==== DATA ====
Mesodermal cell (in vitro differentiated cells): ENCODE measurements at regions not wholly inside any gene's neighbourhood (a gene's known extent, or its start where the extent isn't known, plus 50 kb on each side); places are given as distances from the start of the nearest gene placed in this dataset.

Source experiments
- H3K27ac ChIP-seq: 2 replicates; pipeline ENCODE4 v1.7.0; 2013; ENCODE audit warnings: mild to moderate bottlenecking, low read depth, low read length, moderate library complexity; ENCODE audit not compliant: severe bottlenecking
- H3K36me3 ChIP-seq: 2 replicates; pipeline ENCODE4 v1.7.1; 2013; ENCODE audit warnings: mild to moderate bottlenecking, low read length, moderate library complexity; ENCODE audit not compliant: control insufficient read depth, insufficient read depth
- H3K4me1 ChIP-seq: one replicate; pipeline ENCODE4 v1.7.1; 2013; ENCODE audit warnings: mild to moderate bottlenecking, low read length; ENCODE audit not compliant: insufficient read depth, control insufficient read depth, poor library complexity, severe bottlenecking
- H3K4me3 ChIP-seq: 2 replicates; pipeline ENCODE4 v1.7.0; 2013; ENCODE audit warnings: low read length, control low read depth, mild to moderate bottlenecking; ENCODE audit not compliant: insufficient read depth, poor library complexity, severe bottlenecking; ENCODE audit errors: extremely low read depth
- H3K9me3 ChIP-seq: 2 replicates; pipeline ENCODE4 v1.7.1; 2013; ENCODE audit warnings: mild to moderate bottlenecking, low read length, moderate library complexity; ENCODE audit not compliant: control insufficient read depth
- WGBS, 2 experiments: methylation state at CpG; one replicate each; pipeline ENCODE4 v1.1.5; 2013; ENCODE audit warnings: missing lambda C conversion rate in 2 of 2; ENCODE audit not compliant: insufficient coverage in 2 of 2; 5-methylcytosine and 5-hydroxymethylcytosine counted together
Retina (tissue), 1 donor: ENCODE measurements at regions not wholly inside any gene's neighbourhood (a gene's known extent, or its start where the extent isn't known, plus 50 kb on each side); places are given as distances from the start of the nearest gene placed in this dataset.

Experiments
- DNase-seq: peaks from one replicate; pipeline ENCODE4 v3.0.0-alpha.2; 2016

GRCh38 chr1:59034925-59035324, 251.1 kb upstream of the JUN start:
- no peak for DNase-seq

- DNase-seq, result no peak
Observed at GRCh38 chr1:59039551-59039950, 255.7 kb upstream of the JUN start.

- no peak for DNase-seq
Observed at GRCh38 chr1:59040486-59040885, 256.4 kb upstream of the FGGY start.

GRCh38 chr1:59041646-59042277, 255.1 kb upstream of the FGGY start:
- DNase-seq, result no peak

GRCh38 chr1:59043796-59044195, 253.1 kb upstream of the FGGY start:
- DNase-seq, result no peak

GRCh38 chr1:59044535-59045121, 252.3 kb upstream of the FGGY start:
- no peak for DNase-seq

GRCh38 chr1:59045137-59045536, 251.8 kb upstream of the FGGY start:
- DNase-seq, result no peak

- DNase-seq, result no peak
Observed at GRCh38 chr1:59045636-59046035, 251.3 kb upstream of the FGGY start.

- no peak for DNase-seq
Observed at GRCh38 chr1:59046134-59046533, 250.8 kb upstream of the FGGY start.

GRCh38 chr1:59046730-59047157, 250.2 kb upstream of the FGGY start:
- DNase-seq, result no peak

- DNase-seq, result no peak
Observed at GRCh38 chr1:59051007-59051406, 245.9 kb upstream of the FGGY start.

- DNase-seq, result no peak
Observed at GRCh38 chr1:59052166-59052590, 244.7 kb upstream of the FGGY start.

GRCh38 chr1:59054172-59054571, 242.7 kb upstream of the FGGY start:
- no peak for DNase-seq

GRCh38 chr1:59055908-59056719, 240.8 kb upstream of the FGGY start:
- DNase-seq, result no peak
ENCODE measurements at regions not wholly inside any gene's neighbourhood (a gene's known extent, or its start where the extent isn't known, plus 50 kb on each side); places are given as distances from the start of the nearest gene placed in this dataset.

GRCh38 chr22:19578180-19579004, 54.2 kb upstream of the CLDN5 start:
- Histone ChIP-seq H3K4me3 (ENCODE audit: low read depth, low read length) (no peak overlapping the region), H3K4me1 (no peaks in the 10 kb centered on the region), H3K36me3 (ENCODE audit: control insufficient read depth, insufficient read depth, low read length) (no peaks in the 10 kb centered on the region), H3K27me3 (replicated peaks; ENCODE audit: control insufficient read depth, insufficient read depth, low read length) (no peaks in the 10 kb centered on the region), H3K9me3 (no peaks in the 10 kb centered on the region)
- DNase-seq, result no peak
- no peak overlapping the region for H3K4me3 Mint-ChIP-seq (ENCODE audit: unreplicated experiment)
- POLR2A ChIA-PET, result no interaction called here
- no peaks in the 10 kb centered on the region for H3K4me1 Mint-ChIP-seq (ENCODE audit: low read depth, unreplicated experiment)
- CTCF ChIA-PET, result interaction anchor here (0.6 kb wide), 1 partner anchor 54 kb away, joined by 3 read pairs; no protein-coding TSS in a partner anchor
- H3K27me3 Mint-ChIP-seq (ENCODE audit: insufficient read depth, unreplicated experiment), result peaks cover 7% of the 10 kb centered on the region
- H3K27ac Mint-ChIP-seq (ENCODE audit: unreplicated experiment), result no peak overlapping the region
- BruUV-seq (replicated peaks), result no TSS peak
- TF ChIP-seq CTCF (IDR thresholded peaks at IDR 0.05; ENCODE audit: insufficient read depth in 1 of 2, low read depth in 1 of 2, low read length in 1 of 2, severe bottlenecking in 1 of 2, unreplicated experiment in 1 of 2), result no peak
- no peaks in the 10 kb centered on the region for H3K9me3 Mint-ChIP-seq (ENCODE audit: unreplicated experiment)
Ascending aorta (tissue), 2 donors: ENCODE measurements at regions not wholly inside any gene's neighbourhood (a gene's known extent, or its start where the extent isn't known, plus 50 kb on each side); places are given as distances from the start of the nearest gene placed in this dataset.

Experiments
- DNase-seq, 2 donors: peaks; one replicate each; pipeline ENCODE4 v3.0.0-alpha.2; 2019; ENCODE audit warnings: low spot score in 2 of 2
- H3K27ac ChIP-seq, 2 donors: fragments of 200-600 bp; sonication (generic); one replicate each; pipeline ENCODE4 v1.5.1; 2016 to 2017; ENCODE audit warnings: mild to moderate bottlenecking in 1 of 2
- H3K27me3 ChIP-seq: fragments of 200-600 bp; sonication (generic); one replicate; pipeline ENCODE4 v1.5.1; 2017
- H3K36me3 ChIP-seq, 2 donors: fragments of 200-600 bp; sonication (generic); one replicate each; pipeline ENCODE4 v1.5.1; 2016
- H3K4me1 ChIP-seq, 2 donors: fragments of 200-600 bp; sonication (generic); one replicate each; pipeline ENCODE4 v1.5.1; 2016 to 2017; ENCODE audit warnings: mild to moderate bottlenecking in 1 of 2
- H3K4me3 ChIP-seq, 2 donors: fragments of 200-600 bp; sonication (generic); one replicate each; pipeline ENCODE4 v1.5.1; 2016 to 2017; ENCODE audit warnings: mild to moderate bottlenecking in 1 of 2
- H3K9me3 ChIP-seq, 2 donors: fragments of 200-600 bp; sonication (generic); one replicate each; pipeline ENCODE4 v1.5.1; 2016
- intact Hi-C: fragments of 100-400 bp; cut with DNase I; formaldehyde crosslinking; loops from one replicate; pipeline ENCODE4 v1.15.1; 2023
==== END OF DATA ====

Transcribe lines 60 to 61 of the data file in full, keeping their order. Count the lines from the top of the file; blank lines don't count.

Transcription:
- H3K4me3 ChIP-seq, 2 donors: fragments of 200-600 bp; sonication (generic); one replicate each; pipeline ENCODE4 v1.5.1; 2016 to 2017; ENCODE audit warnings: mild to moderate bottlenecking in 1 of 2
- H3K9me3 ChIP-seq, 2 donors: fragments of 200-600 bp; sonication (generic); one replicate each; pipeline ENCODE4 v1.5.1; 2016